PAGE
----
Looking forward into 2023, we are constructive on gold prices. Inflation is likely to moderate, leading to the Fed slowing and even reversing rate increases. This could lead to a weaker US dollar, therefore helping gold prices to hold current levels or even rise. At current levels, gold-mining stocks look attractive on both valuation and fundamental grounds. We retain conviction in our view that, the future being inherently uncertain, gold and gold equities remain a valuable hedge over the long-term, with the latter paying an increasingly attractive income.

In Hong Kong, this Document has not been reviewed by the SFC. Issuer: Ninety One Hong Kong Limited.

This Document is provided for general information only. Nothing herein should be construed as an offer to enter into any contract, investment advice, a recommendation of any kind, a solicitation of clients, or an offer, marketing or solicitation with respect to any particular strategy, security, derivative, services or investment product. The information may discuss general market activity or industry trends and is not intended to be relied upon as a forecast, research or investment advice. The economic and market views presented herein reflect Ninety One’s judgment as at 28 February 2023 and are subject to change without notice. Views and opinions presented herein will be affected by changes in interest rates, general market conditions and other political, social and economic developments. There is no guarantee that views and opinions expressed will be correct and may not reflect those of Ninety One as a whole, different views may be expressed based on different investment objectives. Although we believe any information obtained from external sources to be reliable, we have not independently verified it, and we cannot guarantee its accuracy or completeness. Ninety One’s internal data may not be audited. Ninety One does not provide legal or tax advice. Reliance upon information in this material is at the sole discretion of the reader. Investors should consult their own legal, tax and financial advisor prior to any investments. Past performance should not be taken as a guide to the future. Investment involves risks; losses may be made.

Except as otherwise authorised, this information may not be shown, copied, transmitted, or otherwise given to any third party without Ninety One’s prior written consent. © 2023 Ninety One. All rights reserved. Issued by Ninety One.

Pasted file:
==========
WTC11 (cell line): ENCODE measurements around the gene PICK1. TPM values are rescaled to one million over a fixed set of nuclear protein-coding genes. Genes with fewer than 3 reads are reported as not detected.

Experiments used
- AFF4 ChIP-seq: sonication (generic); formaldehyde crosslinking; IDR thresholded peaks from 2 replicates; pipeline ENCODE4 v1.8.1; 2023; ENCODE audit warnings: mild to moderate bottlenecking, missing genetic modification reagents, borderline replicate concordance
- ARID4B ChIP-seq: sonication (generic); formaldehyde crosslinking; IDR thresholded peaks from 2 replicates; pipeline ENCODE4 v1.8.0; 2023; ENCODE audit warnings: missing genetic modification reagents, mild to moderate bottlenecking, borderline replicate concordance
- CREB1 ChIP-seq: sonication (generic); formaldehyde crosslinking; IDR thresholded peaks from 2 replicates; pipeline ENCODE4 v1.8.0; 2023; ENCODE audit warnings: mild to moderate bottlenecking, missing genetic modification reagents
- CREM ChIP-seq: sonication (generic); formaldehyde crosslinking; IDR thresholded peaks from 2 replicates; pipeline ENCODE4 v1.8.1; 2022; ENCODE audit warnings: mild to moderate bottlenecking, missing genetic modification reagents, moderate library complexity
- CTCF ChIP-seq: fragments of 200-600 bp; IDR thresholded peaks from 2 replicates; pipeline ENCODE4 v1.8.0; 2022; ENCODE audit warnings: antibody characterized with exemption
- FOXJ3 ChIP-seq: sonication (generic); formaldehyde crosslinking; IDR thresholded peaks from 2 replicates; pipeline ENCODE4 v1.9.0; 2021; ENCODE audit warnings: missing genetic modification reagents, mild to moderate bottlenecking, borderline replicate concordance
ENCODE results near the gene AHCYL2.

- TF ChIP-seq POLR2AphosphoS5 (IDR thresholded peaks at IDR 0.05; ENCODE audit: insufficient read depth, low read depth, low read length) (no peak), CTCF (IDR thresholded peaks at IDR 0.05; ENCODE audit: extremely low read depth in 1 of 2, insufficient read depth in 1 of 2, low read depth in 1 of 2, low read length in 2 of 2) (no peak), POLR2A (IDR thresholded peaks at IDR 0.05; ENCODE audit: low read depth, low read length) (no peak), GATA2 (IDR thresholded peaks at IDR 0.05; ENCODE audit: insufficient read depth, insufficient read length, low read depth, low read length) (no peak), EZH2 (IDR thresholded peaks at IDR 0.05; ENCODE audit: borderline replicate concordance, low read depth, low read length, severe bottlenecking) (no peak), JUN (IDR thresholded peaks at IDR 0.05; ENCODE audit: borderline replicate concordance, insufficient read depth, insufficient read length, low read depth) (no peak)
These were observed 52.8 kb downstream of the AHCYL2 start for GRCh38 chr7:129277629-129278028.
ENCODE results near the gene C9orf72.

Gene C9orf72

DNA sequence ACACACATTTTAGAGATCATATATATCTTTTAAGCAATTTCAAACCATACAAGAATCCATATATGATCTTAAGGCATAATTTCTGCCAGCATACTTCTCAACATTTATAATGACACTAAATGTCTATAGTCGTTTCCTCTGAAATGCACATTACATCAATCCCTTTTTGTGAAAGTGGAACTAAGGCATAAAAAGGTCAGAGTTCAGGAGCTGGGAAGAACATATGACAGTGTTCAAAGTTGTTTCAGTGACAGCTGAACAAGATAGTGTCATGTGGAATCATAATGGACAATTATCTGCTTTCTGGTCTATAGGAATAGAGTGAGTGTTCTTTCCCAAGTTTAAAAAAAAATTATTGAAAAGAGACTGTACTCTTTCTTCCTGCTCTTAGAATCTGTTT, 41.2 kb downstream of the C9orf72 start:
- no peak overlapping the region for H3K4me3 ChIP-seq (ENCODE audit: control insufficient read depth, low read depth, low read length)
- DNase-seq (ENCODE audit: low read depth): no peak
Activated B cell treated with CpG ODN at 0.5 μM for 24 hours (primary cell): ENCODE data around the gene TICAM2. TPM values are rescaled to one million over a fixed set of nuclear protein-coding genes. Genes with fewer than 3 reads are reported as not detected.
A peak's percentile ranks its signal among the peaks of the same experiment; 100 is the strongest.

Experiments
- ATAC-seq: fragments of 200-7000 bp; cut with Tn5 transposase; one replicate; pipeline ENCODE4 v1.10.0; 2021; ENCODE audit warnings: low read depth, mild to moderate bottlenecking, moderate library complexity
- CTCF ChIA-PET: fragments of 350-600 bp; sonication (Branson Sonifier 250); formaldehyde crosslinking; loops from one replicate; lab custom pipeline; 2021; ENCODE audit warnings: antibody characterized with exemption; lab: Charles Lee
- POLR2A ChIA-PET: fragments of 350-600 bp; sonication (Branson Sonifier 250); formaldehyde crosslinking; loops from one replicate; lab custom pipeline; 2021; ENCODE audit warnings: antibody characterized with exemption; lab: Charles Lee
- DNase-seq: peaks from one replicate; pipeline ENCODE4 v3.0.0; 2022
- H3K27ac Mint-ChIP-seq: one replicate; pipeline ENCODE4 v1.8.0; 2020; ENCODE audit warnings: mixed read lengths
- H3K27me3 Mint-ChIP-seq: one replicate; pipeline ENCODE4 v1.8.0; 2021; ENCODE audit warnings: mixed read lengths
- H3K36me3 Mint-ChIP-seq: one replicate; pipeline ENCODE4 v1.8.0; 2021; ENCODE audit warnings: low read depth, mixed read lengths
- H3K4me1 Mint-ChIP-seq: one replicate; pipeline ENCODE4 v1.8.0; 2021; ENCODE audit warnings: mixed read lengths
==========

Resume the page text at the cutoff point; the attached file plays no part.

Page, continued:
Fixed Income

In mid-March 2023, the closure of three US tech-based regional lenders triggered a fresh wave of global banking concerns. In response to the US and European banking concern, the financial authorities in Europe and the US are taking proactive measures to stabilize markets. The Fed made additional funding available to local depository institutions 1 and coordinated with five other central banks to enhance the provision of US dollar liquidity.2  Elsewhere, the Swiss government facilitated the merger of a financially troubled big bank and the country’s largest bank with additional funding support. Despite these moves, financial markets remain volatile, with preferred securities under pressure due to risk-averse investors.3

Outlook for the current banking crisis

Looking ahead in the US, we anticipate more potential issues in other smaller or lower-quality banks coupled with further banking regulation. Moreover, we believe these banks could feel the pain of potential downgrades in their credit ratings and sector outlooks by the ratings agencies.

Given this backdrop,  we believe the large, diversified banks are also potential beneficiaries. These institutions are experiencing significant deposit inflows that will potentially aid their financial positions and credit ratings. In Europe, the Swiss bank merger triggered a broad-based sell-off of the AT1 bonds,4 given the proposed deal included a complete write down of a financially troubled bank’s AT1 bonds.

Amid evolving banking issues in US and Europe, as well as fragile market sentiment, we believe CoCos will continue to underperform other preferred securities.

Effective risk management avoids significant losses

During uncertain times, risk management is even more critical. By leveraging our on-the-ground expertise, we work closely with our Risk Management, Credit Research, and Bank Equity teams to review every position in the Strategy, seeking opportunities up and down the capital structure.  Immediately before the collapse of the first US regional bank, our risk team warned about the potential risks associated with that bank’s securities. Therefore, we avoided investing in its newly issued mandatory convertible preferreds.

Remain favors to utilities 

We believe the Strategy’s defensive positioning (adopted in 2019) is helping investors to protect against downside amid the market volatility. We remain favours to utilities as the return on equity from these names typically increases when growth slow and inflation rises. These companies are highly regulated, with little economic sensitivity attached to their earnings.